created 11 months ago | Tagged:
A smartphone from Amazon is an intoxicating prospect for those of us who watch the mobile world. Apple brought a huge amount of disruption into the space with the launch of the iPhone (arguably changing the definition of what a smartphone should do), Steve Jobs and his Jesus phone never attacked the carriers.
For all the world-changing mythos that built up around it, the iPhone never challenged the dominance of the carriers either at the US launch or anywhere else around the world. No other hardware manufacturer had the power then to do so, and arguably none of the incumbents can at the moment. Perhaps Amazon will in 2012. Carriers have two main advantages, the first being access and the second being distribution. The proliferation of ‘pay as you go’ contractless deals on networks means that picking up a sim card for an unlocked ‘Kindle phone’ means gaining access to a network of some description should not be a problem for users – and a quick check on Amazon here in the UK shows that pre-pay sim cards for the major networks are all available through the website.
Of course Amazon has Whispernet which provides data connectivity for their 3G Kindle readers. They could negotiate more data and voice minutes in a similar way to virtual networks such as MaxRoam and run the whole service themselves. That might be an option for the European markets, but I feel Amazon will go for a sim-free approach for any handset they release. Just like the Kindle Fire they will be able cross-subsidize the Kindle phone with digital content from Amazon and can leverage Amazon Prime. They can also negate the carriers other advantage – distribution. If there’s one thing that Amazon is good at, it’s selling boxes of ‘things’ and getting them to their customers as soon as possible. Their front page is one of the biggest store-fronts in the world. They have an Android based store for applications. And they have an established brand name in Kindle. Google did start to look at this route to market in 2010 with the Nexus One, but hardware support and service is not one of Google’s strengths. For Amazon it’s a core competency. Almost all the pieces are in place for Jeff Bezos’ company to do an end-run around the carriers and successfully sell their smartphone direct to the public.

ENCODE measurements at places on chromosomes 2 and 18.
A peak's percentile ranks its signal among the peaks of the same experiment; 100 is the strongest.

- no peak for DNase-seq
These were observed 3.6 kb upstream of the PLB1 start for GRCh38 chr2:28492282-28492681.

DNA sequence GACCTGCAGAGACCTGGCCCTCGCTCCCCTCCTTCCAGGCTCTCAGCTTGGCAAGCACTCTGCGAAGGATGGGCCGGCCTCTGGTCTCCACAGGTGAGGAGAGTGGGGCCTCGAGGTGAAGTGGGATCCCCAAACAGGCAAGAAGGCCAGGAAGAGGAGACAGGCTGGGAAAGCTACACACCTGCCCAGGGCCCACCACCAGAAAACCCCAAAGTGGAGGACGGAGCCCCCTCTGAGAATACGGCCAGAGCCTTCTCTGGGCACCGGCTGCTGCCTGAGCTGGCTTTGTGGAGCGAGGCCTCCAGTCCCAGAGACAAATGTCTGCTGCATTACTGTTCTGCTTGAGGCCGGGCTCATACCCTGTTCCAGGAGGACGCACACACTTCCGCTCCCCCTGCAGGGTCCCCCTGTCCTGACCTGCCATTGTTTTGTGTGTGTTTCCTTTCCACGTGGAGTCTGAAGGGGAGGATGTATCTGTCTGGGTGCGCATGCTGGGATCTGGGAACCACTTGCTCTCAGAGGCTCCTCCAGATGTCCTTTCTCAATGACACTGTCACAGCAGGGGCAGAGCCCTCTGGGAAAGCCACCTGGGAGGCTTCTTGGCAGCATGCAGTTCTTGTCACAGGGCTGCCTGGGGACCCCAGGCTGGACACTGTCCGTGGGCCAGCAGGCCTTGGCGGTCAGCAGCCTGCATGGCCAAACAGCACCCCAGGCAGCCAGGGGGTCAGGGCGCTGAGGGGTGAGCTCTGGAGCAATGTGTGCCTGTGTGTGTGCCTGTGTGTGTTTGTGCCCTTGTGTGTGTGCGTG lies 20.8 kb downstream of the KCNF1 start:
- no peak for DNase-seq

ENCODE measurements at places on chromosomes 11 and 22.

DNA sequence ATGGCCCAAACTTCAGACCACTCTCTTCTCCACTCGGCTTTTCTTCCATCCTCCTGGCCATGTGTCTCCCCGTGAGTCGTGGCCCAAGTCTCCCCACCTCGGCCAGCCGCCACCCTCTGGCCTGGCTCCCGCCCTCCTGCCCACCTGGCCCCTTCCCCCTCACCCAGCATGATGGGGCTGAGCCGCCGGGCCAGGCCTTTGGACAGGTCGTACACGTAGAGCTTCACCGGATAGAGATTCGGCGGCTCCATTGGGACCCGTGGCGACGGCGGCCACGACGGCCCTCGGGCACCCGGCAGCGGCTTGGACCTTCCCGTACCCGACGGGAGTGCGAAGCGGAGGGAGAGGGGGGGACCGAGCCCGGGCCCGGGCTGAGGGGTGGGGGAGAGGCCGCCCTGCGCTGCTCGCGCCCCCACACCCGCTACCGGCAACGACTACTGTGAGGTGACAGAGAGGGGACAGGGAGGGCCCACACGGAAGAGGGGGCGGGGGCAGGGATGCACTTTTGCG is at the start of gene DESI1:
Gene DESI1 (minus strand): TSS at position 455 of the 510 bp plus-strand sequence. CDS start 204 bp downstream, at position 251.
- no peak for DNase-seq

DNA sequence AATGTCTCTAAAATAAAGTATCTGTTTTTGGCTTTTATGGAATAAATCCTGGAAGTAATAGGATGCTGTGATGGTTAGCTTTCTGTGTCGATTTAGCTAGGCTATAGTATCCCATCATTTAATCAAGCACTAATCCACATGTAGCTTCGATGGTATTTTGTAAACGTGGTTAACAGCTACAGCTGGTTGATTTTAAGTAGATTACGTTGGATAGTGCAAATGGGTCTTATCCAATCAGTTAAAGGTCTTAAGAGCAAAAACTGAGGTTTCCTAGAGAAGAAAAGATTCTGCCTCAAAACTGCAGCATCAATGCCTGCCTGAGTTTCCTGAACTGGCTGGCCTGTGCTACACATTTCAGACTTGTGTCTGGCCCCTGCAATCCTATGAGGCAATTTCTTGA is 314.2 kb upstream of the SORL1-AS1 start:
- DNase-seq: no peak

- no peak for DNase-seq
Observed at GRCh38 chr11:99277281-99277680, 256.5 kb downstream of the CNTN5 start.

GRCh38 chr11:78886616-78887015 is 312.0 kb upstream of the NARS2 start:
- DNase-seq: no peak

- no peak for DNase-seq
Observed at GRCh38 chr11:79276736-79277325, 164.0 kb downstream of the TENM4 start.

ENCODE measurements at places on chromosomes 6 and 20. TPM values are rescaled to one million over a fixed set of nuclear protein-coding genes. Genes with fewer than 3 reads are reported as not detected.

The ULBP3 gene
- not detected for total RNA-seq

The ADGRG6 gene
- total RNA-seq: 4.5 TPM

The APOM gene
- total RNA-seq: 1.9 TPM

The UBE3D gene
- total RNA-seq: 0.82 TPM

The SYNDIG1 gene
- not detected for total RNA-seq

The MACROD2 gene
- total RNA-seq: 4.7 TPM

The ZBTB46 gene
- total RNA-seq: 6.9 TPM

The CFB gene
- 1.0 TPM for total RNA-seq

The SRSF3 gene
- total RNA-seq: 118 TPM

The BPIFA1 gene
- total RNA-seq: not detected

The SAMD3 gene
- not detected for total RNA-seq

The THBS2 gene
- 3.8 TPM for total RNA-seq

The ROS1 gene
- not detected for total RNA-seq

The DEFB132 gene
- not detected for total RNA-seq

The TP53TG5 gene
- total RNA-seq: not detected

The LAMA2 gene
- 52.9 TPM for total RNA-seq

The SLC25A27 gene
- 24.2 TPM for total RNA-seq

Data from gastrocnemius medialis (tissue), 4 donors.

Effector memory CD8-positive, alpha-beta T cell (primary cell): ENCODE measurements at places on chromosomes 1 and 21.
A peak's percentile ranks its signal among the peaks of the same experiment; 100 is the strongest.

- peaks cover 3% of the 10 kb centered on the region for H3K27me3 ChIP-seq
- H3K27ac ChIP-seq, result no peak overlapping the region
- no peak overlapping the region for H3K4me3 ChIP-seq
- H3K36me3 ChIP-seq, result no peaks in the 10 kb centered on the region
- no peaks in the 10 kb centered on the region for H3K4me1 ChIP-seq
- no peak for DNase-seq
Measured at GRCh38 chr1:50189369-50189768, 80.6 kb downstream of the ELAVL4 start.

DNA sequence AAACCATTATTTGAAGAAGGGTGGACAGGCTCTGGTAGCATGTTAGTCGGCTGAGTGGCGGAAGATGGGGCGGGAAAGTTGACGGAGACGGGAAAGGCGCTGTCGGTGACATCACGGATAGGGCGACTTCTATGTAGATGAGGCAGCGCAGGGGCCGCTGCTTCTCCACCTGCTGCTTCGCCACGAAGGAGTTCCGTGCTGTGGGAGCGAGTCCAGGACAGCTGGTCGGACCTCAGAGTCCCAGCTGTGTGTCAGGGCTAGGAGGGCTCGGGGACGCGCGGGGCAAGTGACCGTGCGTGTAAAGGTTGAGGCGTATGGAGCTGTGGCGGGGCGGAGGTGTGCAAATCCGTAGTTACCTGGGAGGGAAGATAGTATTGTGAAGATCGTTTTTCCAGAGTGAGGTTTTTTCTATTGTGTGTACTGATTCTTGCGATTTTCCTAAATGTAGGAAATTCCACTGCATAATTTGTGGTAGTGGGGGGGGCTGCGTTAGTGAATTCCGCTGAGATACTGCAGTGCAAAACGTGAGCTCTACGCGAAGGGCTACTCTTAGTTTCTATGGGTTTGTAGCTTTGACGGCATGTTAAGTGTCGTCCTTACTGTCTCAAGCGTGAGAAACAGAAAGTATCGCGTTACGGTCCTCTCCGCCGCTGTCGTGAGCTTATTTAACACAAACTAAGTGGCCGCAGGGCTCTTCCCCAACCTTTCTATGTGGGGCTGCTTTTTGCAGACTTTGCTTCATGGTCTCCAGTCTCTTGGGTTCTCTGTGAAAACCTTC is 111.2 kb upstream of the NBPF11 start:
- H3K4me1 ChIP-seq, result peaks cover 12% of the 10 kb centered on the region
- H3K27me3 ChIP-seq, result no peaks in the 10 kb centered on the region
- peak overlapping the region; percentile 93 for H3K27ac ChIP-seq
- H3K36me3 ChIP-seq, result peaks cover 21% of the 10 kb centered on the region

The one piece remaining would be the smartphone itself. Amazon has built up a huge amount of experience with the e-ink and Android powered Kindles, and my assumption would be that a Kindle phone would carry on using Amazon’s fork of Android. Telephony features would need to be added and integrated into the OS, more robust cellular technology will likely be required for voice calls and increased data usage, and other expected smartphone features such as mapping (ahem) would need to be coded or licensed… but the opportunity for Amazon is there. Given the drive that Bezos displayed when he announced the Kindle Fire, it wouldn’t surprise me to see a Kindle Phone at some point in the next twelve months.